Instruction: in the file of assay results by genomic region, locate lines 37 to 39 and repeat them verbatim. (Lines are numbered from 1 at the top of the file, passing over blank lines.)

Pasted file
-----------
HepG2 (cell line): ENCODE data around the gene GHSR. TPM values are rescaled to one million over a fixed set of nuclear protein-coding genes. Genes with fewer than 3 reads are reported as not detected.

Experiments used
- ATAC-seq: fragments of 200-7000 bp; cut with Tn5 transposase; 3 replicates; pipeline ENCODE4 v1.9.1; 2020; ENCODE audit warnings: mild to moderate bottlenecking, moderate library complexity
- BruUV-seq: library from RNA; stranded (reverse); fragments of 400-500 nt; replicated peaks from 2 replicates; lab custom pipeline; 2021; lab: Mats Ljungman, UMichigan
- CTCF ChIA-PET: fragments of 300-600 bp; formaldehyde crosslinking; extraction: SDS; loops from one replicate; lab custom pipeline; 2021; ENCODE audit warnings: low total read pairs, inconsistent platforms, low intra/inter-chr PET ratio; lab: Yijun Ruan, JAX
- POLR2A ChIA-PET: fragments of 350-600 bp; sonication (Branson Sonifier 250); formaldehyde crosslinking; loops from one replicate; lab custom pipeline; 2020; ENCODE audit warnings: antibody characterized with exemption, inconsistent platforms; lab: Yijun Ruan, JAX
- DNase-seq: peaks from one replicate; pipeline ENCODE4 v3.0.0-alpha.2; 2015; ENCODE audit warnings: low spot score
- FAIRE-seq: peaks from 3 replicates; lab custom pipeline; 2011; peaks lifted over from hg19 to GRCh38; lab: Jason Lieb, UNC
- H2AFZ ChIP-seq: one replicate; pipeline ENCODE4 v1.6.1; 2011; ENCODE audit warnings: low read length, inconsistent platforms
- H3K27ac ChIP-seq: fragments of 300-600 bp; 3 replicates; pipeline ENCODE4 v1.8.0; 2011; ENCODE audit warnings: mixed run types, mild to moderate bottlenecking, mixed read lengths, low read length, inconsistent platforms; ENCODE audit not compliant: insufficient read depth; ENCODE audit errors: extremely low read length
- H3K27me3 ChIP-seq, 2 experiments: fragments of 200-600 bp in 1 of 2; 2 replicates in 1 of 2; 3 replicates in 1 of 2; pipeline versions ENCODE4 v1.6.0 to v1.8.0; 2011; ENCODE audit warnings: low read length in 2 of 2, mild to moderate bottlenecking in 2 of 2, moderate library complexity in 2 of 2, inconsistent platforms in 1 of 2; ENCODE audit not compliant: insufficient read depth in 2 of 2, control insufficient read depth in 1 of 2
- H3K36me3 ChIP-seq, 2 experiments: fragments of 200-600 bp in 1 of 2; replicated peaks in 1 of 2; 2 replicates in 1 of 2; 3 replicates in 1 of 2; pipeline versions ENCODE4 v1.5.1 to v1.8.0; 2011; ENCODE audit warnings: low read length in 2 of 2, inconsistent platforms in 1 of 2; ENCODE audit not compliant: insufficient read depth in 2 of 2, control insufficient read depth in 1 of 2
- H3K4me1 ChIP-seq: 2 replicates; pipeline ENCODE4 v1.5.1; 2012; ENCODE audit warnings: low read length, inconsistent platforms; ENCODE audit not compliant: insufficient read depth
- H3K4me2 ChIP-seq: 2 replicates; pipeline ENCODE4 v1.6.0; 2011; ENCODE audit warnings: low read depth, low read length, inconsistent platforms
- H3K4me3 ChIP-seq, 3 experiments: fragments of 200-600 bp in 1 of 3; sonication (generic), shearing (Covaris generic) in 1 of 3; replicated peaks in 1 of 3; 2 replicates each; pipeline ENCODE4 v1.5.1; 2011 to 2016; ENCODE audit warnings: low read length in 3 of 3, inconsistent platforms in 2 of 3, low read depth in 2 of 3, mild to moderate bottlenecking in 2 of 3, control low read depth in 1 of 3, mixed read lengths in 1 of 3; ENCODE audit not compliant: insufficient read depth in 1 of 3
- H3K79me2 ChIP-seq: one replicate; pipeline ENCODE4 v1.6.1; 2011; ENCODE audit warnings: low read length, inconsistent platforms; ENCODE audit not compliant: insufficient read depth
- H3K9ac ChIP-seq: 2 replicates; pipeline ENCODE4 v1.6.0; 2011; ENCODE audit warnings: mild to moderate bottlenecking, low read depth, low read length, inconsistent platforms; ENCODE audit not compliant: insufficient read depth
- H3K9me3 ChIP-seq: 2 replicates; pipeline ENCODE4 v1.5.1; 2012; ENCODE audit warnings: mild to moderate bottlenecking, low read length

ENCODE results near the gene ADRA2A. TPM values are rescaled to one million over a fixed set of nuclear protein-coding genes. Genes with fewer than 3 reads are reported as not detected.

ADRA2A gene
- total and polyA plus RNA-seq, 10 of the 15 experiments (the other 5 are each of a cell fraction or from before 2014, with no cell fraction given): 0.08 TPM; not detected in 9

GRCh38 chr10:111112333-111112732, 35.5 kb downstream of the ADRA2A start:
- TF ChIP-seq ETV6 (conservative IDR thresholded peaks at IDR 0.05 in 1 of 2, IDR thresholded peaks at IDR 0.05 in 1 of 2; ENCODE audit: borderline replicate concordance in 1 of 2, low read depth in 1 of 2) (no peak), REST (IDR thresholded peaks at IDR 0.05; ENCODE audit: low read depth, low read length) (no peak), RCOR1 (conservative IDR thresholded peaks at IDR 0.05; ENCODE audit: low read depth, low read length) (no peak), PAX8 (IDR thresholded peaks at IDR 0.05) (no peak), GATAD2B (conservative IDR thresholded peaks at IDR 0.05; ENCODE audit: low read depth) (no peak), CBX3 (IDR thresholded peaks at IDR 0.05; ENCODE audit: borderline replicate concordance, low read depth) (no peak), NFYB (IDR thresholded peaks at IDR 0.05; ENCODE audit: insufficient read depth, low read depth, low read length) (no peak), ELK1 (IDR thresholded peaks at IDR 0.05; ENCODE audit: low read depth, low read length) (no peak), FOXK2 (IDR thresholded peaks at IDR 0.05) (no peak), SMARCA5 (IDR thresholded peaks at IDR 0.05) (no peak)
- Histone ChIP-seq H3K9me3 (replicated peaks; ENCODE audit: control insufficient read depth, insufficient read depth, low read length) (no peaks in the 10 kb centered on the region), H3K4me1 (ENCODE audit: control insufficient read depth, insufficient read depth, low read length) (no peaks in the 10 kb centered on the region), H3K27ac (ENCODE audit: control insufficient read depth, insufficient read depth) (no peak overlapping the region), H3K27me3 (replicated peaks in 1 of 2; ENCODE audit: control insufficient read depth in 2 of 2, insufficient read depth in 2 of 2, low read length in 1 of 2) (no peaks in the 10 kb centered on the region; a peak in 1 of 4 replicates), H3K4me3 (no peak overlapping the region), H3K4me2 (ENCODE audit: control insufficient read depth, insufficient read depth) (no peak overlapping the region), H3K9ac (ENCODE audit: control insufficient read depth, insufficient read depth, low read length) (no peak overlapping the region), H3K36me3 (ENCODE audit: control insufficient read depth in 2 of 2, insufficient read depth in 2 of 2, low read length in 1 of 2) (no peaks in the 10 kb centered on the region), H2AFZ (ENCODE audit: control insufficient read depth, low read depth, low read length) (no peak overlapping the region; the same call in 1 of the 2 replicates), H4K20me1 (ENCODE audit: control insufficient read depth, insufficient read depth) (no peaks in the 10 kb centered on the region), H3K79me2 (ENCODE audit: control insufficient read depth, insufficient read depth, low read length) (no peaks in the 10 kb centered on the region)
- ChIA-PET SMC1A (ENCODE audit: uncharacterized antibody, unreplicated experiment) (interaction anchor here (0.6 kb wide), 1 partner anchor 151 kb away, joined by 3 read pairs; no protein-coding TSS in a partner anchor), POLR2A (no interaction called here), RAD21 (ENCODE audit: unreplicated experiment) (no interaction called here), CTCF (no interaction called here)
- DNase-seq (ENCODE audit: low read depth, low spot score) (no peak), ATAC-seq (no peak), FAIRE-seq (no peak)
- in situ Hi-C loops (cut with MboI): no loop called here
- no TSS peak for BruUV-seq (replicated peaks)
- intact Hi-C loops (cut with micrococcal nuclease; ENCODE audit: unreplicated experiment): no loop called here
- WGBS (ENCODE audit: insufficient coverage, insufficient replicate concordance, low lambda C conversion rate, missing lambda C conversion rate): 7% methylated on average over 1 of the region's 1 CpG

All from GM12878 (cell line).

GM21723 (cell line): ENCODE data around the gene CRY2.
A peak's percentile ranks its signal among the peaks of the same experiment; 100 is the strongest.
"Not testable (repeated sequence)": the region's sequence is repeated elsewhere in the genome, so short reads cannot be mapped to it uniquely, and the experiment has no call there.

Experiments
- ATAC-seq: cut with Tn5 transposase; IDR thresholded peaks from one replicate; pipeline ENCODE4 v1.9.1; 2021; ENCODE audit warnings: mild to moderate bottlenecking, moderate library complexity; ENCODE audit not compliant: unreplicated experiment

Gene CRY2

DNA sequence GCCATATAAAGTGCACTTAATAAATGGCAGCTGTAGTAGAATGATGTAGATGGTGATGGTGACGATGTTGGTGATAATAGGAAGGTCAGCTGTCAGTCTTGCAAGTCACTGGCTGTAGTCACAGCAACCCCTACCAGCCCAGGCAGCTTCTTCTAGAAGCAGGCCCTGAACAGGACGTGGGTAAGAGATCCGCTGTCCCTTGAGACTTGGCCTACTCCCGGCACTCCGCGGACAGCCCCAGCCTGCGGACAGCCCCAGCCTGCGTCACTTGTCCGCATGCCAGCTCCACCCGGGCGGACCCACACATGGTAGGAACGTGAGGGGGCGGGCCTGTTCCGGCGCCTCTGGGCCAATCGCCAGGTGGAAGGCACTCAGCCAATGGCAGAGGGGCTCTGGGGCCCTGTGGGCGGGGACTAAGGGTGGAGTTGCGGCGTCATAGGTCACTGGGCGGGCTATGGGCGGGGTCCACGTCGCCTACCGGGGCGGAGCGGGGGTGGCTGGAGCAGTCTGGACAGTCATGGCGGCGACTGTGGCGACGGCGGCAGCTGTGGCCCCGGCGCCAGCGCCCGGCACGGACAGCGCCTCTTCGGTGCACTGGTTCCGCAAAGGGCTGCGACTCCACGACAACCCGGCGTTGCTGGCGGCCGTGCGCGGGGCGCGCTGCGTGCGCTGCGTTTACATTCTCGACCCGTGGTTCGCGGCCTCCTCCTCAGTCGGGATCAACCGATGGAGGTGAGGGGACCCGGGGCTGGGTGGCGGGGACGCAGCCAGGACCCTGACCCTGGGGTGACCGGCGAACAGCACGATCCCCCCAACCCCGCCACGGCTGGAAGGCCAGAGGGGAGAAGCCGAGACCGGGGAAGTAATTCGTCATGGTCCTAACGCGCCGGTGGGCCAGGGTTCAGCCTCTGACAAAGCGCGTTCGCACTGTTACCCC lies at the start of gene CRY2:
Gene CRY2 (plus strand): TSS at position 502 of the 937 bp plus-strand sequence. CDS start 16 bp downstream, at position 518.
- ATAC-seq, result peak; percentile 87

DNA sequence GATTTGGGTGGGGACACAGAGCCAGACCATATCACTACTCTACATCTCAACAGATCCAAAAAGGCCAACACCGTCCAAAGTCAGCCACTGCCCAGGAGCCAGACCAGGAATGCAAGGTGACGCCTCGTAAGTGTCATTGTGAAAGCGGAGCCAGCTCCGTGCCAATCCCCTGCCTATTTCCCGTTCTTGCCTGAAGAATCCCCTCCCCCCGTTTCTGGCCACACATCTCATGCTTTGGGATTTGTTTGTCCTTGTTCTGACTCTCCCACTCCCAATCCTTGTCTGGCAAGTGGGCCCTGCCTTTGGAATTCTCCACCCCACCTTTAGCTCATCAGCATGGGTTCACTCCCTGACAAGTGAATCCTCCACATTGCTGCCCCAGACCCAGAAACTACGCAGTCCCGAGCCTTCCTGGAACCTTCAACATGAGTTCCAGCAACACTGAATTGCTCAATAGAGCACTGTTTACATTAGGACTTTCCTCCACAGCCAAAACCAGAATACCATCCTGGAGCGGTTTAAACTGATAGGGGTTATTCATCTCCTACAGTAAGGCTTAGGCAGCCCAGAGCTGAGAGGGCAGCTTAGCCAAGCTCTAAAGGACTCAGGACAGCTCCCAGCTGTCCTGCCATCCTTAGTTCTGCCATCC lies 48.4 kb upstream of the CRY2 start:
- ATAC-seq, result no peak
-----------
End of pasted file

Gene CRY2

DNA sequence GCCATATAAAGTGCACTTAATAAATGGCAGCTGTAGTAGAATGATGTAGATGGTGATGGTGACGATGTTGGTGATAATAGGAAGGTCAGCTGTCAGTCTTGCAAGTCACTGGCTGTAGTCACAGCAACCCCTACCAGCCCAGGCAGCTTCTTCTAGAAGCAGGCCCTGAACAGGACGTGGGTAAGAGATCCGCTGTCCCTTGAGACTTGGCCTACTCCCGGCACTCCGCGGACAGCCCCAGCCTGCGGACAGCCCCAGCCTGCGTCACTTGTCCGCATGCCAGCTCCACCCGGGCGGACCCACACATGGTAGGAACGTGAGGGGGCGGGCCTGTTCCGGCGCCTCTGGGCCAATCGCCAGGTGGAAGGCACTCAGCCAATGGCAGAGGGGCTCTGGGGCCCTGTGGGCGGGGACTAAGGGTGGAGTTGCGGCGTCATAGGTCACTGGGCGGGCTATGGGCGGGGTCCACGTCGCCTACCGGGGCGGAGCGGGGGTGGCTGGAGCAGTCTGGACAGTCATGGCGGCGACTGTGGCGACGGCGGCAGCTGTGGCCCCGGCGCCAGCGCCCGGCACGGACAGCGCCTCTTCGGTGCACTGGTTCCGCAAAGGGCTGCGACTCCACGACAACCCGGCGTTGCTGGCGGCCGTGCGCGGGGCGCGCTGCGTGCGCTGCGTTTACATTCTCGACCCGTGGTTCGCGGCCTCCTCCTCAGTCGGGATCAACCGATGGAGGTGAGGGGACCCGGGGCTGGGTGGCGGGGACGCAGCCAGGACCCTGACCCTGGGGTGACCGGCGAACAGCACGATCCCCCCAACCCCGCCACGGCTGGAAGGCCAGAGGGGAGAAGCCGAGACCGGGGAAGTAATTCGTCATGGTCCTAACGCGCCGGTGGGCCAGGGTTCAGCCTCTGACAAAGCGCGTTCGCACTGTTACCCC lies at the start of gene CRY2:
Gene CRY2 (plus strand): TSS at position 502 of the 937 bp plus-strand sequence. CDS start 16 bp downstream, at position 518.